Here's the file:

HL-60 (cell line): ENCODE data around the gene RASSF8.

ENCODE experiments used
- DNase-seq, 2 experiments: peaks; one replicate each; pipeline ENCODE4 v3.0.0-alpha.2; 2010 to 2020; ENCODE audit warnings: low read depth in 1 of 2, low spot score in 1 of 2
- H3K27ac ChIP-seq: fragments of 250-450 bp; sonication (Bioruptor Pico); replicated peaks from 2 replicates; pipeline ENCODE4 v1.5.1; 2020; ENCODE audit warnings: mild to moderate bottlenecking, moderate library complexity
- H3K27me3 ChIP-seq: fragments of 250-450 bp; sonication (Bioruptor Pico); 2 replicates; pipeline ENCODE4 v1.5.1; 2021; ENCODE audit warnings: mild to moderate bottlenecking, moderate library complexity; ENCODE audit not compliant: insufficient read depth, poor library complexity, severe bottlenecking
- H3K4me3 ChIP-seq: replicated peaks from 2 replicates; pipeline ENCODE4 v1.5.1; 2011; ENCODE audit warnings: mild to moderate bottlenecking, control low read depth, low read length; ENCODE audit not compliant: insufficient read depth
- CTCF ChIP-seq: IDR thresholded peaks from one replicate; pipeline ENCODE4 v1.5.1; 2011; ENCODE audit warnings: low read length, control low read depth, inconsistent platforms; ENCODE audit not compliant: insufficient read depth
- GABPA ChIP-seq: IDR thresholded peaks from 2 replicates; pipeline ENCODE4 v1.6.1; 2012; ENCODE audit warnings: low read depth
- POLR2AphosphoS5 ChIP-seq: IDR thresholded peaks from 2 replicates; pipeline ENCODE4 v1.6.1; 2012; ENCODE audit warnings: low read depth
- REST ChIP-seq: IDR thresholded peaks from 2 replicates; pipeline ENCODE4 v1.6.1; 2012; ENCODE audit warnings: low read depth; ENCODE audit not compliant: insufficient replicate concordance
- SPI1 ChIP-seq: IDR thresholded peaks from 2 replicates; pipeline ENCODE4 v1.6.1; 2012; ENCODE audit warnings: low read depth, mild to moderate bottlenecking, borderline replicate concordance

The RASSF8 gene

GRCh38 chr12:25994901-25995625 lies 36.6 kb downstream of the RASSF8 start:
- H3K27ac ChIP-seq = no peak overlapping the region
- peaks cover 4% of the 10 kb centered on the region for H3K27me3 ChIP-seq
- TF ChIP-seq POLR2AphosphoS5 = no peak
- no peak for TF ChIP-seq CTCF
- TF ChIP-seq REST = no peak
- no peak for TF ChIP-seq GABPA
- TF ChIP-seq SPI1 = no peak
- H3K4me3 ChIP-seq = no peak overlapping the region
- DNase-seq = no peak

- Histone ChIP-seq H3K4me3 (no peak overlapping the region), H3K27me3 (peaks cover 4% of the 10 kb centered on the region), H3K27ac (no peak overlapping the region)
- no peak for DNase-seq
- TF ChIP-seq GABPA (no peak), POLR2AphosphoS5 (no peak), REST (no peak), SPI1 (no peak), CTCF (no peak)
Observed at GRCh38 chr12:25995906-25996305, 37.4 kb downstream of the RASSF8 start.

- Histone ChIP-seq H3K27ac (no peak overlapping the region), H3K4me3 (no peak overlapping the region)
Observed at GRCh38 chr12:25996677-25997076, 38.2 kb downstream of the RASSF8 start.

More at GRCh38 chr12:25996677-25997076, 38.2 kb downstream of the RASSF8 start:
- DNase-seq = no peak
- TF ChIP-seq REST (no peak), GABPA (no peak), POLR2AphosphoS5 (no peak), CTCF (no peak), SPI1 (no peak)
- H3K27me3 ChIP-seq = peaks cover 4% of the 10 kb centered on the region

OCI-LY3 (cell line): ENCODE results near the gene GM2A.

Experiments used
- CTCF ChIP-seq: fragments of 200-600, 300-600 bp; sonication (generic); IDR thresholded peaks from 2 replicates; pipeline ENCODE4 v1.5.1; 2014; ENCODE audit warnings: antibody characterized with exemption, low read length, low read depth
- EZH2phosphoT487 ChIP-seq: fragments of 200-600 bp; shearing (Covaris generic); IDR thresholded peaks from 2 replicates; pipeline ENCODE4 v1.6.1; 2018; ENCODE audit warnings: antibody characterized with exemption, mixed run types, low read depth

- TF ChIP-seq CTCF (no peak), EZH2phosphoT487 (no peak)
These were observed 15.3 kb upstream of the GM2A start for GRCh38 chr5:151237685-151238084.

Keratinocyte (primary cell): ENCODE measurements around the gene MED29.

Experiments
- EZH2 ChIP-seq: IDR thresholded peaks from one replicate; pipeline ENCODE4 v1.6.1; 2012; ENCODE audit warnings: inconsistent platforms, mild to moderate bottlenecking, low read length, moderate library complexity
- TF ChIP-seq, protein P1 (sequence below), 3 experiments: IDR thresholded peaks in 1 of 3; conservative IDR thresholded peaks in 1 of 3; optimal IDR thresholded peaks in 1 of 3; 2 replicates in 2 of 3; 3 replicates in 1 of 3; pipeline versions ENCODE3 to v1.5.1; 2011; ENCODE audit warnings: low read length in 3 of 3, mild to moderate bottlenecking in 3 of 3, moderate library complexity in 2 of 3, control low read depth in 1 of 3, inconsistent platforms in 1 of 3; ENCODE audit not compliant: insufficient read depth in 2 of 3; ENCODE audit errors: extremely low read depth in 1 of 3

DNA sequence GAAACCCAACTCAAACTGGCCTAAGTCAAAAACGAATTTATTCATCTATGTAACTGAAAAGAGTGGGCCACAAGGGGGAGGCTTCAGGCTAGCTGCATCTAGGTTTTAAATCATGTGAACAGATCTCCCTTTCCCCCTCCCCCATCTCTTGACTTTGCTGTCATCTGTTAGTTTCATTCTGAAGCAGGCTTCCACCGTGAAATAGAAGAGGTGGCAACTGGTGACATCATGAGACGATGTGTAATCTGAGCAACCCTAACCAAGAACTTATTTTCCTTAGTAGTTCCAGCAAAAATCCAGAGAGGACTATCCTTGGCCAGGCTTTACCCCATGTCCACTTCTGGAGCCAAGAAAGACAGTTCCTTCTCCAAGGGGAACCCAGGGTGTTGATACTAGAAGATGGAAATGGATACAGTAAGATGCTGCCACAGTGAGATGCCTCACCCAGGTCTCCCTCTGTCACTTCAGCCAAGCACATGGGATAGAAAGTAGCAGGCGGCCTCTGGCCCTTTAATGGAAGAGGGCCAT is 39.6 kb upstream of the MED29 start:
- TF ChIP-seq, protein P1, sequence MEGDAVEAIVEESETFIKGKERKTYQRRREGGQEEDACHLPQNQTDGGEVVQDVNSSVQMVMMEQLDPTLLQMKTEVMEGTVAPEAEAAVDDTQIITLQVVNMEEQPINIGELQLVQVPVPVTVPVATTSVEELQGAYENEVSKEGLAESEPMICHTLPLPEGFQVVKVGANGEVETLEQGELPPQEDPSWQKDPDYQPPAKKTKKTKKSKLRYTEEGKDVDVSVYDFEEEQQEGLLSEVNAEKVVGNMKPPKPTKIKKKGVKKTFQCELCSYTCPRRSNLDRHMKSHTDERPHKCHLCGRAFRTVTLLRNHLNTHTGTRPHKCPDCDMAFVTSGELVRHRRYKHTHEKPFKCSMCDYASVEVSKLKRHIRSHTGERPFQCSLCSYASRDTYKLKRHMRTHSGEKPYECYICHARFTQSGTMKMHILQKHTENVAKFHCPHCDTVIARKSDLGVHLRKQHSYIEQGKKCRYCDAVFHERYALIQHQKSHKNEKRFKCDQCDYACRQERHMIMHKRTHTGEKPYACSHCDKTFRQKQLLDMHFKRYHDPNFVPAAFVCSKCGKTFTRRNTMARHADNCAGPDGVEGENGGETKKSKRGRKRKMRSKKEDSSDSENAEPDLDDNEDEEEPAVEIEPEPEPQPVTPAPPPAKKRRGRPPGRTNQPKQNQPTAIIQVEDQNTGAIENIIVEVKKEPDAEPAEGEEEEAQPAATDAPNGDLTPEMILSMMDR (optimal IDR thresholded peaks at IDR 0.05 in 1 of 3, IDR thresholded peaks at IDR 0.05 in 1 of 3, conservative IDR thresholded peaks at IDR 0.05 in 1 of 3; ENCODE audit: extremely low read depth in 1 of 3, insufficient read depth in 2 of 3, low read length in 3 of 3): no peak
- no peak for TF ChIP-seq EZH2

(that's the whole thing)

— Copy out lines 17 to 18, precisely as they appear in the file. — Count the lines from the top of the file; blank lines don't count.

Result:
- no peak for TF ChIP-seq CTCF
- TF ChIP-seq REST = no peak